In one experiement in Shubin's lab, Dr. Tetsuya Nakamura created defective Hox-13 and Hoxd-13 genes in zebrafish embryos. The fully developed fish had deformed fins which lacked rays suggesting that Hox genes carried the information for making the dermal bone out of which the rays are constructed.
In another experiment, Andrew R. Gehrke, one of Shubin's graduate students, made an alteration in zebrafish embryos that caused the cells that switched on the Hox-13/Hod-13 genes to glow when the genes were on. These undifferentiated embryonic cells would continue to glow as they moved to the place where they would become specialized cells in the rays of the fin. When the fish were fully developed the rays themselves glowed!
When Gehrke engineered the mouse embryo cells to illuminate like those of the zebrafish, he found that when the mice were fully developed the wrist bones glowed.
The results are striking because they show that there is an equivalence between the rays of fish fins and the digits on mouse paws "at the level of the cells that make them." (Zimmer, 2016)
The development of fins and limbs are using the same information source rather than different sources as the differences between fins and limbs might suggest. The development of fins and limbs follows the same set of rules. As Matthew P. Harris, a geneticist who was not involved in the experiment, explained that "in both cases, the Hox genes tell a clump of embryonic cells that they need to end up at the far end of an appendage...the molecular address is the same." (Zimmer, 2016)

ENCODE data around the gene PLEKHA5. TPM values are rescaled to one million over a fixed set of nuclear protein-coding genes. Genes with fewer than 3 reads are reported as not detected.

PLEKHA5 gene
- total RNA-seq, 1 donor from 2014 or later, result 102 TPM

During the development of an embryo each undifferentiated cell is given an "address" where it will differentiate into whatever function it is to take in the animal. In a zebrafish, the cells that go to the address where rays form are specialized as dermal bone, while in the mouse embryo the same address is given to cells that will become endochondral bone.
The discovery of the evolutionary connection between fins and limbs provide an example of how understanding the gene "as the least divisible unit of a larger form" helps us to understand the larger whole, the organism as well as the relationships among other organisms.
Note: Organismal Biology: "Organismal biology, the study of structure, function, ecology and evolution at the level of the organism, provides a rich arena for investigation on its own, but also plays a central role in answering conceptual questions about both ecology and evolution." (http://ecologyandevolution.cornell.edu/research/organismal-biology.cfm)
Doudna, Jennifer (2016). The Doudna Lab: Exploring molecular mechanisms of RNA-mediated cell regulation.
Nakamura, T. et. al. (2016). Digits and fin rays share common developmental histories. Nature. 20 July, 2016.
Shubin, Neil (2009). Your Inner Fish: A Journey into the 3.5 Billion Year History of the Human Body. Teaching Materials for the book.
Shubin, Neil. (2009). The Tiktaalik
Zimmer, Carl (2016). From Fins to Hands. The New York Times, July 16, 2016.
Dr. John Holton
Dr. John Holton joined the S²TEM Centers SC in July of 2013, as a research associate with an emphasis on the STEM literature including state and local STEM plans from around the nation.